Maybe it was egotistical of me to think I could do better, but I think I set out writing a book in an attempt to rewrite the wrongs of Twilight. I got the idea for Half Blood (the first in the Helheim Series) while out for a walk. Indi (the main character) just popped into my head, and as I walked, she developed and so did the other characters.  It took me three years, eight revisions and a number of rejections from agents and publishers to really refine her and the story, and get it to a place I liked.



What do you think makes your series different from the others in this genre?
Whenever I have an idea for a book, I try to think of ways to make it different – often by doing the complete opposite, or by putting a twist on it. In Half Blood, Indi is a half vampire/half human hybrid. Instead of being targeted by werewolves (as many might think would happen), she is actually coveted by werewolves – her blood is the only thing to allow them to survive and thrive.

Are there writing topics which are taboo for you? Anything you won’t write about?
I don’t think there are any taboo topics for me, really. I’ve written about rape, torture and sexual sadism in my books, all of which are considered ‘taboo’. More and more authors are willing to tackle these topics (and more!) and I do that in my own way too - not simply for shock value as some might use it. I use them to add new layers to my characters, to give them motive for their actions.

What is your current writing project?

I’m working on the final Helheim Wolf Pack book titled “Omega”. It’s Brax’s story and I know a lot of people have been hanging out for it.



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Sunday, 8 January 2017

Creating Strong Characters

This is part of a guest post I wrote for author Lauren Dawes' Blog.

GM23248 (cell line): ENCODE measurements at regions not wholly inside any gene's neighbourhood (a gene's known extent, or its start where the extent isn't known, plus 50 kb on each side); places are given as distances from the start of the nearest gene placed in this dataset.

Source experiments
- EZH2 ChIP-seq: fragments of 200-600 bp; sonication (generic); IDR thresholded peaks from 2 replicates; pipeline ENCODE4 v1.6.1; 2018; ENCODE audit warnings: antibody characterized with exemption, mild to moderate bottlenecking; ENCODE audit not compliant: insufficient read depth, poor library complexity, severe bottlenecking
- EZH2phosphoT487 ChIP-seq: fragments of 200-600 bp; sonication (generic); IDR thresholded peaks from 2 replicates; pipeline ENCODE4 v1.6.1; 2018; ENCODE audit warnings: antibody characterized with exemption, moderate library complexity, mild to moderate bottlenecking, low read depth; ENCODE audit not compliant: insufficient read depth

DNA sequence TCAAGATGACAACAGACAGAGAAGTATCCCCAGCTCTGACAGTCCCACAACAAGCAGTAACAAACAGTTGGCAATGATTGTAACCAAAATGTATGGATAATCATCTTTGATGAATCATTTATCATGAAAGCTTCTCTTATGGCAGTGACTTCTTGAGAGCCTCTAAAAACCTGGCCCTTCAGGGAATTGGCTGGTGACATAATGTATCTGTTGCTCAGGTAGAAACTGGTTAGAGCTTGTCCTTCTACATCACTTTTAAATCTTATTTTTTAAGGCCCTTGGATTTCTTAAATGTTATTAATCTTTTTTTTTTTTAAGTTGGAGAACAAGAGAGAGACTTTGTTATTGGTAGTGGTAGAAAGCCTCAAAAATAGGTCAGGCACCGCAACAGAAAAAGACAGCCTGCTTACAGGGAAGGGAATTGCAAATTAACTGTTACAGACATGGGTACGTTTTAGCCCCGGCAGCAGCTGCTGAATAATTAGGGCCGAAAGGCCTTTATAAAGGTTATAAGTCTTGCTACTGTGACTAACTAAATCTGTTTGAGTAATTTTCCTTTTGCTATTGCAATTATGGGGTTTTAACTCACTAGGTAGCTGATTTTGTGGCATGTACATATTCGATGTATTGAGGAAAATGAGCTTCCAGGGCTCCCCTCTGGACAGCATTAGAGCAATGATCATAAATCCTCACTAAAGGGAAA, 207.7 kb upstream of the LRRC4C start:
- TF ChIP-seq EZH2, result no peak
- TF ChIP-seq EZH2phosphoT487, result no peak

To read the full post click here: 


I was asked recently how I go about creating strong female characters.  The question took me aback, you see I don’t set out to create “strong female” characters – just diverse, believable characters of either sex.  (BTW I think characters should be “strong” regardless of gender and the term strong characters implies far more than their mere personality traits, but I’ll get to that…)



This question actually made me sit down and count the characters in my book. I had no idea how many women I’d included in Altaica and Asena Blessed.  The preponderance of female characters within my stories is most certainly due to the women around whom I grew up.  My mother was a woman capable of doing any of the farm work on our family farm that my father did, worked long hard hours and still found time for her children, despite her own exhaustion – super woman?  Yes, she was.  My grandmothers were both a huge influence on me too - their stories were far from easy and deserve their own novels.  My family is not unique.  These stories of strength, resilience, compassion and love are all around us and not just amongst women.

Let’s start talking about strong female characters? Well, what does that really mean?   Does it mean populating our writing only with female characters who are tough kick arse types?  No - of course not.  Yet too often I think the notion of strong female characters is seen only in this light.  Are these characters fun to write? You bet?  But you know what? They’d never reach the heights of popularity of characters like Katniss Everdeen, Rose Hathaway or Celaena Sardothien and Alanna of Trebond without having more substance to their characters than their astonishing combat skills.  What about characters like Hermione Granger, Scout, Hester Prynne, Jane Eyre, Anne Shirley?  (Yep I’m digging into the archives, but hey they’re all strong female characters!)  

The full post is up on author Lauren Dawes' Blog.  So if you want to read my ideas regarding: 

  • What makes a strong character?
  • Characters should be strong regardless of gender 
  • How to create convincing characters